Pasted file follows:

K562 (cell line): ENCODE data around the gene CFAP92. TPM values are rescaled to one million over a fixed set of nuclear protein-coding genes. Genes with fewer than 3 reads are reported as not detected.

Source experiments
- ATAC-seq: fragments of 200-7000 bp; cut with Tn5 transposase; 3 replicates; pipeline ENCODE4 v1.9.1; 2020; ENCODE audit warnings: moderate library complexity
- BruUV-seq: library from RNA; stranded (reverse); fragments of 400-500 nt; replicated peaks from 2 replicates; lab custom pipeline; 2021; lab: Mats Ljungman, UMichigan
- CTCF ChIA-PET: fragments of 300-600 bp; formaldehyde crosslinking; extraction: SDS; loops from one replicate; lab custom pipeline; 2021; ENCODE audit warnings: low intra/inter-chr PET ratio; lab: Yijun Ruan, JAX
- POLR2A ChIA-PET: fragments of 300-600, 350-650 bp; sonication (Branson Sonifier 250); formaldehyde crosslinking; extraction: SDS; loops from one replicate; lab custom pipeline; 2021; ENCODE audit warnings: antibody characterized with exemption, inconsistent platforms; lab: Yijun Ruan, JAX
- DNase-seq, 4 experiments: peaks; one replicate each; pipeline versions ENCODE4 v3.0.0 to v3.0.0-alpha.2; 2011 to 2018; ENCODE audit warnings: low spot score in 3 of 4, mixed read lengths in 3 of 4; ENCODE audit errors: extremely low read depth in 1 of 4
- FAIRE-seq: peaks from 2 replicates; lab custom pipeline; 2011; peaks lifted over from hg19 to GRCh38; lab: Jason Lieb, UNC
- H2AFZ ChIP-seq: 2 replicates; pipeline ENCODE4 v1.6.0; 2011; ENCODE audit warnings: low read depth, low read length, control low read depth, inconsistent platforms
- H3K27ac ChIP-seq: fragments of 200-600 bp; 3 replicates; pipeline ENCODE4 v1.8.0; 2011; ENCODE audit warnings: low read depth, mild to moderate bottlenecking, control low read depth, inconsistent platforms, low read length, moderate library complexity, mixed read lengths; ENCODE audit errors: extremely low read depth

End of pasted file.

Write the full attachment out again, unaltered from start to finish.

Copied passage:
K562 (cell line): ENCODE data around the gene CFAP92. TPM values are rescaled to one million over a fixed set of nuclear protein-coding genes. Genes with fewer than 3 reads are reported as not detected.

Source experiments
- ATAC-seq: fragments of 200-7000 bp; cut with Tn5 transposase; 3 replicates; pipeline ENCODE4 v1.9.1; 2020; ENCODE audit warnings: moderate library complexity
- BruUV-seq: library from RNA; stranded (reverse); fragments of 400-500 nt; replicated peaks from 2 replicates; lab custom pipeline; 2021; lab: Mats Ljungman, UMichigan
- CTCF ChIA-PET: fragments of 300-600 bp; formaldehyde crosslinking; extraction: SDS; loops from one replicate; lab custom pipeline; 2021; ENCODE audit warnings: low intra/inter-chr PET ratio; lab: Yijun Ruan, JAX
- POLR2A ChIA-PET: fragments of 300-600, 350-650 bp; sonication (Branson Sonifier 250); formaldehyde crosslinking; extraction: SDS; loops from one replicate; lab custom pipeline; 2021; ENCODE audit warnings: antibody characterized with exemption, inconsistent platforms; lab: Yijun Ruan, JAX
- DNase-seq, 4 experiments: peaks; one replicate each; pipeline versions ENCODE4 v3.0.0 to v3.0.0-alpha.2; 2011 to 2018; ENCODE audit warnings: low spot score in 3 of 4, mixed read lengths in 3 of 4; ENCODE audit errors: extremely low read depth in 1 of 4
- FAIRE-seq: peaks from 2 replicates; lab custom pipeline; 2011; peaks lifted over from hg19 to GRCh38; lab: Jason Lieb, UNC
- H2AFZ ChIP-seq: 2 replicates; pipeline ENCODE4 v1.6.0; 2011; ENCODE audit warnings: low read depth, low read length, control low read depth, inconsistent platforms
- H3K27ac ChIP-seq: fragments of 200-600 bp; 3 replicates; pipeline ENCODE4 v1.8.0; 2011; ENCODE audit warnings: low read depth, mild to moderate bottlenecking, control low read depth, inconsistent platforms, low read length, moderate library complexity, mixed read lengths; ENCODE audit errors: extremely low read depth